EPILEPSY IN CEREBRAL MALARIA
Pietrangeli A., Morrone A.
Dermatological care for all “A basic human right”
Addis Abeba, November 1-4, 2006
Malaria is the most important of the parasitic diseases of humans. Plasmodium falciparum causes nearly all the deaths and neurological complications. Cerebral malaria (CM), is one of the most common non-traumatic encephalopathies in the world, with a mortality of 10 to 40%. In tropical areas it is the most frequent cause of seizures with fever. The histopathological finding of cerebral malaria is engorgement of cerebral capillaries and venules with parasitised red blood cells and
disruption of the blood-brain barrier. In acute malaria, multiple seizures precede acute encephalopathy in 50% of children. In central Africa the incidence rate was 17.0 per 1000 personyears in the CM group and 1.8 per 1000 person-year in the NCM group. During malaria, single seizures may simply result from fever and therefore consist of febrile seizures, but convulsions could also occur without fever in malaria. In addition status epilepticus may complicate CM and is often associated with severe neurological sequelae (prolonged and deep coma, spastic tetraparesis, vegetative states, cognitive difficulties, language and behavioural problems). Long-lasting focal seizures with fever could cause mesial temporal damage with hippocampal sclerosis and later epilepsy that usually begins in the second decade of life. Partial motor seizures may also occur.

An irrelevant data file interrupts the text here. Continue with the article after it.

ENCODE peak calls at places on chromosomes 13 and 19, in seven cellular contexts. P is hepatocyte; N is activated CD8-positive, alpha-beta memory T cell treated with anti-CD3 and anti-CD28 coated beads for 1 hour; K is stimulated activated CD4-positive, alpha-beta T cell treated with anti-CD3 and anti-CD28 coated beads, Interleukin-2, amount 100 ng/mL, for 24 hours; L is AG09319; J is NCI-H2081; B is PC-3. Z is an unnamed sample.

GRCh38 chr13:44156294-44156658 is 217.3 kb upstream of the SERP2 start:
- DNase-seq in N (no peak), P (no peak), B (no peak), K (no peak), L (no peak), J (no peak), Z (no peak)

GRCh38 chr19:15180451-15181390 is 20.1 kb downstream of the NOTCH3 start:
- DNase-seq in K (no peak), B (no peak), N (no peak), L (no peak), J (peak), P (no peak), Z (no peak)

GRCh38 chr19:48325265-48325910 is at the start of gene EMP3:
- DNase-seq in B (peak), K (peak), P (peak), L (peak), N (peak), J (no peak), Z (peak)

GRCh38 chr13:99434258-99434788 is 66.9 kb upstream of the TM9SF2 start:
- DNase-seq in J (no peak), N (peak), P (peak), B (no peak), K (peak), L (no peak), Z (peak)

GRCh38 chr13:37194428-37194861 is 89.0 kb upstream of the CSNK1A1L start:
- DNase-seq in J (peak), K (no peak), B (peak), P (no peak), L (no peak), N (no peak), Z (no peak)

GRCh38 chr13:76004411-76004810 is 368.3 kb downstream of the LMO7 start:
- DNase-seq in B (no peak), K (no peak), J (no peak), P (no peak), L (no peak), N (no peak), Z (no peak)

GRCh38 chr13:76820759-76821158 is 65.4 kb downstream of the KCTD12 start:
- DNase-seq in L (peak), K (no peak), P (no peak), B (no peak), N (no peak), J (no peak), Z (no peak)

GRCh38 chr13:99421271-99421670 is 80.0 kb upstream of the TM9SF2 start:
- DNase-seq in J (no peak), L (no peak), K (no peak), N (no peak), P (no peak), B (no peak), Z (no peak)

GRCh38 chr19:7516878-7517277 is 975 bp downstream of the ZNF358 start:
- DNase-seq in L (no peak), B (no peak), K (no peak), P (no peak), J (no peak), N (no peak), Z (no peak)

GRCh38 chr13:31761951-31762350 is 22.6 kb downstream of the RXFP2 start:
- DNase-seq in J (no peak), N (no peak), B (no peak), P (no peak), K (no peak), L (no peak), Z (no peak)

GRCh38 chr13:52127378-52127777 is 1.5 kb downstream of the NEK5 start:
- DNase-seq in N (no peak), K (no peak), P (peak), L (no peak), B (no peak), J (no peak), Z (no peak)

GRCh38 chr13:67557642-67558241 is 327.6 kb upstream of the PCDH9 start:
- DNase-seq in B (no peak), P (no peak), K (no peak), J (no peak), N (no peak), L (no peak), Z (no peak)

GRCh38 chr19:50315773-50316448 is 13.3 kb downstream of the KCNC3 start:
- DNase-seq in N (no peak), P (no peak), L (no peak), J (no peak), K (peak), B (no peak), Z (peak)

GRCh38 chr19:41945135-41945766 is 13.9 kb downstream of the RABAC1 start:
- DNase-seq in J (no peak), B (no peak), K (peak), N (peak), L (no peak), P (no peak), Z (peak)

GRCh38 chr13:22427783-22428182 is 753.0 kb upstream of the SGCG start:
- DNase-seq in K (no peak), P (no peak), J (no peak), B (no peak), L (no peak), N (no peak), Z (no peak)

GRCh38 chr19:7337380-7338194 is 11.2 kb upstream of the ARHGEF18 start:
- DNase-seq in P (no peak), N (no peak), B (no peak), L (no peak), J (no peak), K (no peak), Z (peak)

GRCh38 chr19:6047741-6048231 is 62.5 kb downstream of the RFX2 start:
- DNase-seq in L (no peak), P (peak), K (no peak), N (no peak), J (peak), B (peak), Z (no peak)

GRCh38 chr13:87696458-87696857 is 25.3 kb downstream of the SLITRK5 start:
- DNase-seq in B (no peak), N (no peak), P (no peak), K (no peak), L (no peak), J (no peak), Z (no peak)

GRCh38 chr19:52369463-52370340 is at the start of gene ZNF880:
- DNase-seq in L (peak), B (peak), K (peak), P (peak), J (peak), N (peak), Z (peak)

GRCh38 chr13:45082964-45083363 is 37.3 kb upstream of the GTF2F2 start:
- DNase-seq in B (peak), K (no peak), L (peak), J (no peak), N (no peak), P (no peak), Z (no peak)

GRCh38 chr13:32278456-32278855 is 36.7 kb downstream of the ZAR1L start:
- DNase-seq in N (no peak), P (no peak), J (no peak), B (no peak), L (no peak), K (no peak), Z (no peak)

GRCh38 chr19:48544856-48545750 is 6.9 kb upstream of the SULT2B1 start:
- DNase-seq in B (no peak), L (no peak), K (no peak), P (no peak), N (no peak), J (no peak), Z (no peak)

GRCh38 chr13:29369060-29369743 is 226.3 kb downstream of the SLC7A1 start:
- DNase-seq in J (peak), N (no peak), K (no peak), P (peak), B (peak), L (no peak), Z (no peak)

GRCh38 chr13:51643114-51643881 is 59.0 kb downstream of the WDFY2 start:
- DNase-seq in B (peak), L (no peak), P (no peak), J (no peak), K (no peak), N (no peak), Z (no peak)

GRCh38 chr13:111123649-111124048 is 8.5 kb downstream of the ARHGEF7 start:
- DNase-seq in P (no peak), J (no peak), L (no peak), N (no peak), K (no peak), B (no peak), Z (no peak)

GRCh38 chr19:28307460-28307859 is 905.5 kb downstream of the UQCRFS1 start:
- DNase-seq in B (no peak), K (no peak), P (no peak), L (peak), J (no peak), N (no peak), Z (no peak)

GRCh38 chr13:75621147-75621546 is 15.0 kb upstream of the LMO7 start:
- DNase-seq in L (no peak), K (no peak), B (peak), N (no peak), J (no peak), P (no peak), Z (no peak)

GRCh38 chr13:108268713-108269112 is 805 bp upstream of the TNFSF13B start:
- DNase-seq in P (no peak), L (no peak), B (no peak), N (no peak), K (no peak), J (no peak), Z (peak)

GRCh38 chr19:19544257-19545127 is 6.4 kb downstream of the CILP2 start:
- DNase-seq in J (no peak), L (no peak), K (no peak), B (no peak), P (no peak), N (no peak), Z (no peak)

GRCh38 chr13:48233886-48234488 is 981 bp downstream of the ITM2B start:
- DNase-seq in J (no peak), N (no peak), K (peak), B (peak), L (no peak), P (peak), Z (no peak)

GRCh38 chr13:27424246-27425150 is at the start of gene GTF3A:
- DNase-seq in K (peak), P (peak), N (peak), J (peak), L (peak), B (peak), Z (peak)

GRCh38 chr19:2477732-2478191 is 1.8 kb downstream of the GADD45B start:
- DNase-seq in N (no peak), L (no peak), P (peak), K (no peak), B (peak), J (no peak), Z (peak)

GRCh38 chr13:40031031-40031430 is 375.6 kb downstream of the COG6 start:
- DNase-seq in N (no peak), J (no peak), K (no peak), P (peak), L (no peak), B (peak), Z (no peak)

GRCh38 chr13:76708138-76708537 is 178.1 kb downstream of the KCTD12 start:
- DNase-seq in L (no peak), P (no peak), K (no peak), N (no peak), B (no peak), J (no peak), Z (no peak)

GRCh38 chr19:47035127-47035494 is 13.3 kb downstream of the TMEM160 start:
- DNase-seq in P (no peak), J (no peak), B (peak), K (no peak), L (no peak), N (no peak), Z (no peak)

Compared with adults, african children have a higher incidence of seizures (50%). Neurological sequelae are associated with protracted seizures, Management: complications of cerebral malaria, such as convulsions, hypoglycaemia, and hyperpyrexia, should be prevented or detected and treated early.
Phenobarbital is the most common drug but in high doses is associated with an increase in mortality. EEG may detect subclinical seizures. The pathogenesis of epilepsy is complex and multifactorial and hypoxia may be a precipitating factor.